Private Eye: East Side, East Side 

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It depends on what you’re looking for, but for smart residents of the area, Murray fits the bill as the valley’s top city. Murray has a mayor who spends more time administering his city than trying to put it “on the map.” Murray has its own cops and fire department. It has its own school district, its own water and its own electricity. Murray has everything any decent taxpayer could want from Little Leagues to fine parks and recreation centers to decent roads and safe streets. Murray has its own parades, fireworks and picnics. Yet two things clearly stand out in Murray’s favor: lots of bars and low taxes.

Tax appraisals and assessments were recently sent to area homeowners. As folks opened those letters, slight registries were made at the University of Utah’s seismic center as one person after the other fainted and fell to ground. Blip. Blip. Blip. Many of them got up and sent bitchy letters to the editor to local newspapers. As if that would help—criminy, people, the local papers want land values to go up! A depressed community can’t support crappy newspapers! Have you missed all those glowing reports of how fast our homes are accelerating in value? Weren’t you pleased to read about that and then nearly spending your newfound riches? Only to find that there are not enough qualified buyers or Californians to go around? But your appraisals and associated taxes went up anyway?

I opened my appraisal letter and saw that Salt Lake County claims my home is far more valuable than I thought. They have it increasing dramatically over the prior year, like homes across the valley. Then I looked at the next line that says how much tax I have to pay this year on my home. I live in Murray. What, me worry? Nope. My property taxes went down around 10 percent from the year prior. I looked at the bottom line and quickly calculated that those savings equal about 25 visits to Murray’s aforementioned fine drinking establishments. I hit the door heading for my first freebie at the Leprechaun Inn. Next stop, 5 Monkeys. Then Frankie and Johnnie’s. Then The Point After.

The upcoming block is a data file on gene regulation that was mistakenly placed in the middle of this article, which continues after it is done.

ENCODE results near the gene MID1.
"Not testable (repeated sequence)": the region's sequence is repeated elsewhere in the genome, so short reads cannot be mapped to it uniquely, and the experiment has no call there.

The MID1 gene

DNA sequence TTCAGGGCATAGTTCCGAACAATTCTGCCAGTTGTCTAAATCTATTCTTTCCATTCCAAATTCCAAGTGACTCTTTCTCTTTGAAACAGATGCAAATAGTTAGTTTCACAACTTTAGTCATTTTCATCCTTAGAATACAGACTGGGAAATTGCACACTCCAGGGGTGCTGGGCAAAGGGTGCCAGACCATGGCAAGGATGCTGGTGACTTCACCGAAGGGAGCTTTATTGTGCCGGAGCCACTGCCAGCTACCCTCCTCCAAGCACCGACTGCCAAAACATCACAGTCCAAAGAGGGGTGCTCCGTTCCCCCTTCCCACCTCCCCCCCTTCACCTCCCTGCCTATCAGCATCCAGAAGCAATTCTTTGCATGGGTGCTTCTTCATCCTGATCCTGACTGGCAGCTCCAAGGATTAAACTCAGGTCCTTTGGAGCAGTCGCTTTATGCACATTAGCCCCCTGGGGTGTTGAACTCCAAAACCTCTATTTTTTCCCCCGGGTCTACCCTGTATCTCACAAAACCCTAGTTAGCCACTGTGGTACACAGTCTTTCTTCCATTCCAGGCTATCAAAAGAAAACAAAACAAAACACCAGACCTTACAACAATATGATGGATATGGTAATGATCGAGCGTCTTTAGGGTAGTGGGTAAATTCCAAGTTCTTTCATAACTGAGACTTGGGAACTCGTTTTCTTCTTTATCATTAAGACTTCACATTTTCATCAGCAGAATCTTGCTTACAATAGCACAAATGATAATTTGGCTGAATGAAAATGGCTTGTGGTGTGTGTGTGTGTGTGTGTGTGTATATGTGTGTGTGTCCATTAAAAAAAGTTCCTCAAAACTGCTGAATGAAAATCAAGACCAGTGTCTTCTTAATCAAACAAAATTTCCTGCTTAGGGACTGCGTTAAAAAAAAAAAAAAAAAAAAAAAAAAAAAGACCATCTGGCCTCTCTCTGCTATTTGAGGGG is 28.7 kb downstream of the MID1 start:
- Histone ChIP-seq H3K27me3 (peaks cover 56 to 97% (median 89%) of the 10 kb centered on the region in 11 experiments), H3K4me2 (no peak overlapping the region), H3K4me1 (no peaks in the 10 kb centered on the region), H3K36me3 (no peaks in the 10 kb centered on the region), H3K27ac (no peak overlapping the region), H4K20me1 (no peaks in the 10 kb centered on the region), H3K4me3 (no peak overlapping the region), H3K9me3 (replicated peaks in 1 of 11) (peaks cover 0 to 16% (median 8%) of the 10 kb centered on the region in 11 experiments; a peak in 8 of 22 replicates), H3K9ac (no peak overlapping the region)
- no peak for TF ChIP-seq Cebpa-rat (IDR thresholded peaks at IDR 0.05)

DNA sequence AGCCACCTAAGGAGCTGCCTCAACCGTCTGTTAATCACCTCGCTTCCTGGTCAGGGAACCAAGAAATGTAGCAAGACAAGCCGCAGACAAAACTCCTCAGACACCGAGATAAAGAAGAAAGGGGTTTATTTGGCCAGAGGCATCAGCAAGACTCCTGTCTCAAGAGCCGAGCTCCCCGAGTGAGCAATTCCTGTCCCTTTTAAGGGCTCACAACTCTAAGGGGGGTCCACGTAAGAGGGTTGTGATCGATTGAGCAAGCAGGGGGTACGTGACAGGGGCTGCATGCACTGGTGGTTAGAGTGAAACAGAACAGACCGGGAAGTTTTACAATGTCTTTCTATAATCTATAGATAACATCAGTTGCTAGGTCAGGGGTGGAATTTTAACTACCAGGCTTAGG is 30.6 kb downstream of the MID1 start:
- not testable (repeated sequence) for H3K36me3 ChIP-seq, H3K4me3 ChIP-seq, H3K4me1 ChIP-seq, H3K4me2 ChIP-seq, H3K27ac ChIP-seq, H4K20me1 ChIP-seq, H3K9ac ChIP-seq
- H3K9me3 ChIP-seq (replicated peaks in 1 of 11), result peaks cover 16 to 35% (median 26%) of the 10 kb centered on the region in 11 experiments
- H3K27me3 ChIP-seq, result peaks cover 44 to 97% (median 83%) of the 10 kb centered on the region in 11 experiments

I’m probably going to pass on Southern Exposure. For now, anyway. It’s a fine place and all, but I’m into survival these days. A nightclub—a Gentleman’s Club at that—sitting only a 6-iron away from a police station is not likely to gain me Survivorman points. Maybe in the daylight hours. We’ll see. After all, it’s only fair that I pay some gratitude to the dancers. They attract the car salesmen, who, rarified after a midday visit, sell more cars for the auto dealers that abound on Murray’s State Street. Those auto dealers pay piles of taxes to Murray. That makes my taxes go down. I’m eternally grateful to the auto dealers—and the dancers.

I hope that gratitude pays dividends to the Murray school District. Murray has a blue-collar and immigrant history dating back to its earliest days, which continues today. Drawing students from both sides of the Jordan River (the demarcation line between east valley and west, between the haves and have-nots) Murray’s schools not only are economically and culturally diverse, they are flat-out good schools to boot. Most of Salt Lake Valley currently wallows in a dirty fight to split the Jordan and Granite school districts along east and west lines. Murray City School District quickly squashed such folly.

The issue is couched as one of economic fairness with east-siders claiming they are paying higher taxes to educate students who live on the west side. The east side is declining in student numbers while the west side is growing, thus leading to that apparent disproportion. East siders say they want more systemic input, more control and more value for the tax money they pay. What they don’t say is this: “We’re eternally grateful to them, but we no longer want our money being used to the benefit of Asians, Mexicans, Samoans and Tongans, ahem, among others, including Jack Mormons and multilevel marketers.”